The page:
Ex-waterfront 'dump'

The Baltimore Sun

Just a few months before her marriage, Molly Connolly walked into a summer cottage for sale on the Severn River. Built about 1930, the clapboard house was long and narrow. There was no dock at the water's edge, no water or plumbing, and no driveway.

Interior bedrooms were partitioned, dormitory style, along one side of the house. There were no closets, no real kitchen to speak of, and the once beautiful pine flooring was painted black.

"It was a dump," Molly Connolly said emphatically. "I told [my fiance] and the Realtor I'd never set foot in this house again!"

But she was persuaded to relent by her husband-to-be, who had spent childhood vacations on the Severn and dreamed of living on the water, and the real estate agent, a friend, who "planted the remodeling seed" in her head.

Now, 27 years and two renovations later, the dump is a faded memory. And for Tim and Molly Connolly, it's been the only home they've known.

The couple bought the Anne Arundel County cottage in 1980 for $123,500. It sat on a 50-foot-wide waterfront lot that stretches back from the river 400 feet.

"On the Realtor's [mapped-out] plot, our lot looks like a pencil," said Molly Connolly, a 55-year-old executive with the Anne Arundel County Board of Education.

Tim Connolly, his father and his brothers immediately tackled the first renovation, demolishing interior walls to open the interior space and install a workable kitchen. The couple spent about $65,000.

It wasn't until 1997, however, that the couple, now with two sons, was able to undertake a major re-do.

"I took my [$100,000] inheritance from my parents and we transformed this house into what it is today," Molly Connolly said.

Changes the second time around included all new electricity, plumbing, a pier, an 8-foot rear addition to the back and another kitchen remodeling.

A paved walk from the driveway leads to the cottage's side entrance. Tan vinyl siding, a gabled second story and burgundy shutters over three windows - one a three-paned bay - create a New England feel.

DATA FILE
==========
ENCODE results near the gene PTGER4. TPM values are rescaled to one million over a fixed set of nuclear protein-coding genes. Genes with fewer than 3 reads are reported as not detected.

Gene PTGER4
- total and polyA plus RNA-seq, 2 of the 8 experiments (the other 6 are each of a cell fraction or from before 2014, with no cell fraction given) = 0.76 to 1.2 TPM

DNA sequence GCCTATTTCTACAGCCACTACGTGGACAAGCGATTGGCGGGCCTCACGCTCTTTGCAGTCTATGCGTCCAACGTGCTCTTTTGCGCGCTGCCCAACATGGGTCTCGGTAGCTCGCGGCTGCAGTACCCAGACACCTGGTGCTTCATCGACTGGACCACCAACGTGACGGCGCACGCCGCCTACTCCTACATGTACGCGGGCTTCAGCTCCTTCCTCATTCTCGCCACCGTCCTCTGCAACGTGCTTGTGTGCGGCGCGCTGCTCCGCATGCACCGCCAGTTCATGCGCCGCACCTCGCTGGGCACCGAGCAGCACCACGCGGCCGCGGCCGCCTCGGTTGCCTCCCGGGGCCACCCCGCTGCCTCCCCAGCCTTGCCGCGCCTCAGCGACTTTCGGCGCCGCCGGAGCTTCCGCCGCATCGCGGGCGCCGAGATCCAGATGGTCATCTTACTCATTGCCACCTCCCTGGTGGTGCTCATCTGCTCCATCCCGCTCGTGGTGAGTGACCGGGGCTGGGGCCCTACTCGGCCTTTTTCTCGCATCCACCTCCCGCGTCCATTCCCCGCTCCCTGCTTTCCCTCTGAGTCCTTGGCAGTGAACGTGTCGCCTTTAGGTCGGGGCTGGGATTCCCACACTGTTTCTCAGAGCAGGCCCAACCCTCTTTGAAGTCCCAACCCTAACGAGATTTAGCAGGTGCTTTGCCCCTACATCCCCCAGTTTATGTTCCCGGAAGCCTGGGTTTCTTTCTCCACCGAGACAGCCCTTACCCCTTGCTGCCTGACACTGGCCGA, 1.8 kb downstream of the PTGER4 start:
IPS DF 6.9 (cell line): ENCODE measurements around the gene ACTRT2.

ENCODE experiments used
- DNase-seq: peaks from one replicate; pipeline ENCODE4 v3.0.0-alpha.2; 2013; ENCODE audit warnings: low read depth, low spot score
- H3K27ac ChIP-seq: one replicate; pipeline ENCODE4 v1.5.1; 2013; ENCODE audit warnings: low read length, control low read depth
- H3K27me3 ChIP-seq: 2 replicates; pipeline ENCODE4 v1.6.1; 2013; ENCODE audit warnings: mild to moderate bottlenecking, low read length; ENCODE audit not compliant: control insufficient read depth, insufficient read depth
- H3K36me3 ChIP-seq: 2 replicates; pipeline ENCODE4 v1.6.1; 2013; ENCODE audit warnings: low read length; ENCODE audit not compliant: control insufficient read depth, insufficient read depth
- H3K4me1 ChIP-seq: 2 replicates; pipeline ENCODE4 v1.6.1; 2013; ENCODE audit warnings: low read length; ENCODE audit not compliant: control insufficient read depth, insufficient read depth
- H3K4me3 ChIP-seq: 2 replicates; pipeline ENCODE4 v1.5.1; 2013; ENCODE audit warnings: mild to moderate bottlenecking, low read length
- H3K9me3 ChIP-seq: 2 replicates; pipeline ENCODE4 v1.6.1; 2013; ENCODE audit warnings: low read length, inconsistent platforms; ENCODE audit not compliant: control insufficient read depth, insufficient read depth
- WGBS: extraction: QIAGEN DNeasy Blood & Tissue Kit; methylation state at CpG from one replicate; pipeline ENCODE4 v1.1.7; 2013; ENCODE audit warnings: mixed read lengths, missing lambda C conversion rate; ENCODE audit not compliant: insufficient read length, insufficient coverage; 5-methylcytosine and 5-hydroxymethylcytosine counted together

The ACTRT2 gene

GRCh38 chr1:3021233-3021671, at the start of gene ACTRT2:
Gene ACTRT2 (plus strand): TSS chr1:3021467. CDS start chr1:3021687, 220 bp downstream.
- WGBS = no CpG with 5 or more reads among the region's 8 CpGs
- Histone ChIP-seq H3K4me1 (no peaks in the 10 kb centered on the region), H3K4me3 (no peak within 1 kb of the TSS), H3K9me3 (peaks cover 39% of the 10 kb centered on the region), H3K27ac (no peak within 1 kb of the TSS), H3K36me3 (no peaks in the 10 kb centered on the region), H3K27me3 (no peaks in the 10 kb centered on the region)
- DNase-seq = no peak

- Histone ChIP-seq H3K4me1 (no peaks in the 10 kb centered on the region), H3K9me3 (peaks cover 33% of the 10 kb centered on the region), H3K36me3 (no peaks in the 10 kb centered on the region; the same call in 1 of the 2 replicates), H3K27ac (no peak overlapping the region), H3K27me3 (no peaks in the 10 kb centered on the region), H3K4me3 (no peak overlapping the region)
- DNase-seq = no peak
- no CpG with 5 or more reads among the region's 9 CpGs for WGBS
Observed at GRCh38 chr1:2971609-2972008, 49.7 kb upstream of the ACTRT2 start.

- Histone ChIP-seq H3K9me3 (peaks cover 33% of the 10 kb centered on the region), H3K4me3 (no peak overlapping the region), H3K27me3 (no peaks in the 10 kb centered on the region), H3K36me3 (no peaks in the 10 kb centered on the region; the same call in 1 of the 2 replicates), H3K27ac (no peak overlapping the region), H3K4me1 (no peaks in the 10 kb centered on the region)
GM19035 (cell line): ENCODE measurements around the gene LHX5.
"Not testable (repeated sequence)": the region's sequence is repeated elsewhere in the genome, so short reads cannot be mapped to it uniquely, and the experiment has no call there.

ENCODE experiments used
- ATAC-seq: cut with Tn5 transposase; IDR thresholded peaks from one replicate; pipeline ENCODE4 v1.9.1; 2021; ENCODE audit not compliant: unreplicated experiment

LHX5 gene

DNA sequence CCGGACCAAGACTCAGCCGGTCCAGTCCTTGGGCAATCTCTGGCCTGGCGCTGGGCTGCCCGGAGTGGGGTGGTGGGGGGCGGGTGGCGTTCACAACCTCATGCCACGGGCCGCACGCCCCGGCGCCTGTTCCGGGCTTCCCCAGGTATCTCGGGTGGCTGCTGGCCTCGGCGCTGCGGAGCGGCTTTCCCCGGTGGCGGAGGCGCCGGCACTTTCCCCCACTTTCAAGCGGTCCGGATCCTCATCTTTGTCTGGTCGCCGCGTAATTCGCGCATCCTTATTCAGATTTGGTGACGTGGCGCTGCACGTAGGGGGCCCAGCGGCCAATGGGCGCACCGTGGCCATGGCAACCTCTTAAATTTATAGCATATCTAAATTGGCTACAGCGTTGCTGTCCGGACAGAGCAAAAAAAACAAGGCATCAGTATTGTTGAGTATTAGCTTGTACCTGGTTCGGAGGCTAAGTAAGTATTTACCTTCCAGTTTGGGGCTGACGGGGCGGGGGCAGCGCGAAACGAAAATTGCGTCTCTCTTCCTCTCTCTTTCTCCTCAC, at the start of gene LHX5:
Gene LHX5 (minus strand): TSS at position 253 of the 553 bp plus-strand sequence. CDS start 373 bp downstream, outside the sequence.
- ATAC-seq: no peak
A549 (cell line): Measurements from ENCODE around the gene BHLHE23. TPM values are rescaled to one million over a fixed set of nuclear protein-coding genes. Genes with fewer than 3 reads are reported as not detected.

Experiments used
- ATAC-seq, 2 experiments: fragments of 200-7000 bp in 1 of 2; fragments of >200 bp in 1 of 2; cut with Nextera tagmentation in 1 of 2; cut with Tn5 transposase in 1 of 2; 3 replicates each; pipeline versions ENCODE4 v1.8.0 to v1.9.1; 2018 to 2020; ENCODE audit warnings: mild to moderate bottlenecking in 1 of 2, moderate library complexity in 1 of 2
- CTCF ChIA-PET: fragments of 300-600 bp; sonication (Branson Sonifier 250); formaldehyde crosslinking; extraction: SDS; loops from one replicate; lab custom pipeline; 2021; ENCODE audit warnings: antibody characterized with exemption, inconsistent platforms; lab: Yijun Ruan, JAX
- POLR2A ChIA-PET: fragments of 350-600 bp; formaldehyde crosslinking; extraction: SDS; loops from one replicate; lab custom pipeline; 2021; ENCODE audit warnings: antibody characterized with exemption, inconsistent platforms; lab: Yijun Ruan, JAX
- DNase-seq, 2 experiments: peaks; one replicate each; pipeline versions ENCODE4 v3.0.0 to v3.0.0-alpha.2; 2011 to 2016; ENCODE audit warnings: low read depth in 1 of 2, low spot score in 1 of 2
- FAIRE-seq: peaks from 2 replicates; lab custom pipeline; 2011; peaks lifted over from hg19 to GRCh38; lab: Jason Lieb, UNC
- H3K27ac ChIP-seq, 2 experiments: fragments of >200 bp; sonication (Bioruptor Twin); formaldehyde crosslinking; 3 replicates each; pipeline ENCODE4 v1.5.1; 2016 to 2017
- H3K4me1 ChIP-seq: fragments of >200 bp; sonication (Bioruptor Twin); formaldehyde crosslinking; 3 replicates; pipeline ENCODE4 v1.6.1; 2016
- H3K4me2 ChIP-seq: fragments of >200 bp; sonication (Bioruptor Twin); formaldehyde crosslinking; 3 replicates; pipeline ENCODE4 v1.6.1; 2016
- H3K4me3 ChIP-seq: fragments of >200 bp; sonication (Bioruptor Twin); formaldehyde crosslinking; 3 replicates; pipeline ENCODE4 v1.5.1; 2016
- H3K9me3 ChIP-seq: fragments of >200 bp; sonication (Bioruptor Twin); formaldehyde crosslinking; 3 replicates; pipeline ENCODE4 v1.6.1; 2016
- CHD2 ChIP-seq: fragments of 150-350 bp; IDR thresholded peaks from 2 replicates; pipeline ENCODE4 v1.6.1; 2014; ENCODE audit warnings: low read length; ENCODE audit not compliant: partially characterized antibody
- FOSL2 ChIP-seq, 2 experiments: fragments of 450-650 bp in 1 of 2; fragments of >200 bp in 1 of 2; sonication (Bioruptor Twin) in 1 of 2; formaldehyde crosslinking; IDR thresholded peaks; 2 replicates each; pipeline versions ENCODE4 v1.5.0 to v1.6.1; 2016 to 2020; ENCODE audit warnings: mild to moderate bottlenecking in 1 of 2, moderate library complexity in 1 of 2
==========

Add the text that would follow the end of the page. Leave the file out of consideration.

The home's 85-foot length is accentuated by its open design. The kitchen sits in the center, with a counter jutting almost halfway across its 30-foot width.

"This is where it all happens," Molly Connolly said, seated comfortably on one side of the counter.

The kitchen offers the cozy comfort of oak cabinets and an oak table and chairs. An 8-foot-long oak table and matching Windsor-backed chairs dominate the adjoining dining room. The home's pine flooring, no longer painted black, gleams beneath oriental rugs.

The living room's five floor-to-ceiling windows face the river, giving way to a deck designed to suggest the prow of a ship. Beyond that, a yard lush with old pine trees leads to the high banks that drop down to the Severn.

A space designed for comfort and relaxation, the living room features a welcoming fireplace and tufted blue leather sofa. Occasional tables and a library table, all in mahogany, hold treasured books and pieces of art.

Three bedrooms and two baths occupy the second level. The master suite, simply decorated, boasts a multipaned window that frames a river view.

Molly Connolly calls her cottage on the river the "forever home."

"Almost 30 years here, and I still pinch myself every day," she said.

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